Narcissism is a general term used to describe an excessive preoccupation with the self, whether…
Underneath the Narcissism: Shame Is Ugly Face Behind the Mask
Although Eric and Christine had been married 12 years, their lives never felt settled or comfortable. Eric could be incredibly charming and was a man of fantastic charisma; indeed these traits were the very things that had originally attracted Christine and swept her off her feet. But behind closed doors, he could be an entirely different person. He refused to help with meals or chores and if things weren’t completed on time or to his satisfaction, he had a way of punishing Christine. Eric could be cold and silent for days, or he might launch into a fury of criticisms and judgments meant to hurt her in her most vulnerable places. More than once when Christine had been forced to work late, she came home to a wrecked kitchen—broken dishes everywhere—and a missing husband. He wouldn’t return for hours and there were no explanations or apologies once he did.
When things were going well, however, when Eric felt especially powerful or respected, or when Christine found a reason to flatter him (Eric loved to be admired more than anything), he could be the most wonderful husband in the world. During those times, he bought her expensive gifts and gorgeous flower arrangements, sent to her office in order to “impress the girls.” In a good mood, he liked to list the reasons he loved Christine, and told her frequently she was beautiful and worthy. Everyone thought she had married the most amazing man, and sometimes, Christine did too.
When her husband behaved in a way that was punishing and cruel, Christine merely created rationalizations for him. She knew never to contradict Eric and never, ever to point out one of his mistakes. Christine recognized that underneath her husband’s sometimes overwhelming façade, he could be a frightened little boy. In fact, his father had been especially cruel to him growing up and because she knew this, she suffered in silence and chose to take care of him the way no one had done when he was a child. She might have to endure his protracted tantrums, but it was worth it to her because she knew she’d still get to see his shining, brilliant side—the part of Eric who loved pleasing her and showing off what a good husband he could be.
What Lies Beneath
In her book, Daring Greatly: How the Courage to be Vulnerable Transforms the Way we Live, Love, Parent and Lead, author and researcher Brene Brown, Ph.D., opens with a bit of a gripe. She’s frustrated with the cultural trend many of us seem to have taken up of labeling everyone—from millennials (the generation now heading off to or graduating from college) to bosses to exes to in-laws—as narcissists. She makes a good point, accusing someone of narcissism shouldn’t be taken so lightly; it’s partly a clinical term, after all. Narcissistic personality disorder (NPD) exists, although the numbers tell us that it is not common enough to warrant a nationwide diagnosis. Brown writes: “The topic of narcissism has penetrated the social consciousness enough that most people correctly associate it with a pattern of behaviors that include grandiosity, a pervasive need for admiration, and a lack of empathy. What almost no one understands is how every level of severity in this diagnosis is underpinned by shame.”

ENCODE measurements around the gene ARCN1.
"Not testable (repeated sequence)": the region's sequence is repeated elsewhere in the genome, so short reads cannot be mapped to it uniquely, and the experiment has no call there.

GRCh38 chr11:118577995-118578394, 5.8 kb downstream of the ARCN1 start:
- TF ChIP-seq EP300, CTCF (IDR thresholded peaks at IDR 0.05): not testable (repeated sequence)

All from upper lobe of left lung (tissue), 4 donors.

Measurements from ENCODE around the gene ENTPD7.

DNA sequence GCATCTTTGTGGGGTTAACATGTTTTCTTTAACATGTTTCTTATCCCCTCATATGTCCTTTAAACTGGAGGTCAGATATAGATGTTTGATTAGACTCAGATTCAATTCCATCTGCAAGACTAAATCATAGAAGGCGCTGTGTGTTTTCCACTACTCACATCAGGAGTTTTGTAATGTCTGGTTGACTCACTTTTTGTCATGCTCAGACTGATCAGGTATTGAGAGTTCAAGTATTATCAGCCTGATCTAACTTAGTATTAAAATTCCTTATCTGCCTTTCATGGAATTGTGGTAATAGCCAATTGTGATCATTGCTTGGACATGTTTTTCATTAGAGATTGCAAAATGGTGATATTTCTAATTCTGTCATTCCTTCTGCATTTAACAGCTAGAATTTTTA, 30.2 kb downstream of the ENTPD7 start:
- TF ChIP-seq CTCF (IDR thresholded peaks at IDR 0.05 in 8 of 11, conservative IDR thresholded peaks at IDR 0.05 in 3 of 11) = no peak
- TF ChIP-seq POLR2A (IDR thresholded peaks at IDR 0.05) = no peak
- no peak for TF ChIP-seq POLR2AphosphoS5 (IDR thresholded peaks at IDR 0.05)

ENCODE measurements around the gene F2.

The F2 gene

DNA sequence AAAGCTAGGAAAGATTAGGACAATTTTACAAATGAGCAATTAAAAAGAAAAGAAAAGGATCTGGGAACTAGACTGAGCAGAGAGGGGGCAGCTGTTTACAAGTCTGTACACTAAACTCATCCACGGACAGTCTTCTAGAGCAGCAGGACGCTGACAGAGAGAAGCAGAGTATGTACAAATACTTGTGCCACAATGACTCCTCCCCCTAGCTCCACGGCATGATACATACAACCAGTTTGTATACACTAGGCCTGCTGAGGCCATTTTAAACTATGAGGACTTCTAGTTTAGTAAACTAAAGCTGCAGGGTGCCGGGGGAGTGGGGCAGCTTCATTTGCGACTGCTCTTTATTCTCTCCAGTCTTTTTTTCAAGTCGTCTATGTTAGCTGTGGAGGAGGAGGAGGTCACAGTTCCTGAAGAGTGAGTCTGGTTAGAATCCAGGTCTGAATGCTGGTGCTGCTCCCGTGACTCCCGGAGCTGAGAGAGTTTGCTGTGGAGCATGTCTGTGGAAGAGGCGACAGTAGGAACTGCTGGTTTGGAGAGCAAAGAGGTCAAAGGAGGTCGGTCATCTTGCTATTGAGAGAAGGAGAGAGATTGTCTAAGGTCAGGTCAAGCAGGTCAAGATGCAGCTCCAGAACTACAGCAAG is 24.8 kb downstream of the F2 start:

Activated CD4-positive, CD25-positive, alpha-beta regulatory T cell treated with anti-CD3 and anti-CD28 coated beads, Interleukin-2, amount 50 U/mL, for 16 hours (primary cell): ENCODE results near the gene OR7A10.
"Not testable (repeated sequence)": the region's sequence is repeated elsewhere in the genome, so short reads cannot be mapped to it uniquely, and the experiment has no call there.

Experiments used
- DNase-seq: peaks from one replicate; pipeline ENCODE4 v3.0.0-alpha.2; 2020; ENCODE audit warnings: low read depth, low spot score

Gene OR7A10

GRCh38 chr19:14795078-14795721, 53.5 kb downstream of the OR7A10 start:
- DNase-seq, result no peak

Shame. There it is. The ugly face behind the mask so many of us wear.
David Bedrick, Ph.D., calls shame the “master emotion,” and indeed, our relationship to shame underlays so many of our decisions, motivations and addictions. When dealing with a narcissistic personality, it’s important to recognize that criticism, blame and attempting to cut them down to size will only foster their underlying sense of deficiency and nurture the shame that is at the root of their negative behavior in the first place. Yes, it’s true. Narcissists are often people who suffer low self-esteem or who fear rejection and criticism above all else. As Brown explains, “Shame is more likely to be the cause of these behaviors, not the cure.”
Putting a Stop to the Abusive Cycle
As we see with Eric and Christine, a person with narcissistic personality disorder is likely to involve a loved one in a cycle of abuse. This cycle may entail physical or emotional abuse or a combination of the two, and there will be times when the abuse does not occur. In some relationships, both parties may engage in abusive behaviors. Often, the only way for the abuse cycle to end is for the person being abused to become empowered enough to step away from the relationship.
People who exhibit narcissistic personality disorder are unlikely to seek treatment for the disorder, even if told by a professional that they have it. Dismissing the credentials of the helping professional is common, or believing they are rare, special and too intelligent to have a mental illness are common reactions to the suggestion of treatment by people with the disorder. Some may seek help for depression or other issues, however.
If you are involved in a relationship with a person who has narcissistic personality disorder, you must decide what is most important to you. Learning to validate your loved one’s needs and emotions while maintaining healthy personal boundaries can be a way for you to remain in the relationship on your own terms—positive terms. Shaming and being shamed will get you nowhere fast, so it’s important to be true to yourself, and honest with your loved one, but kind. Kindness is something we all require after all, even the most entitled among us, and because kindness is accepting, it is the very cure for shame.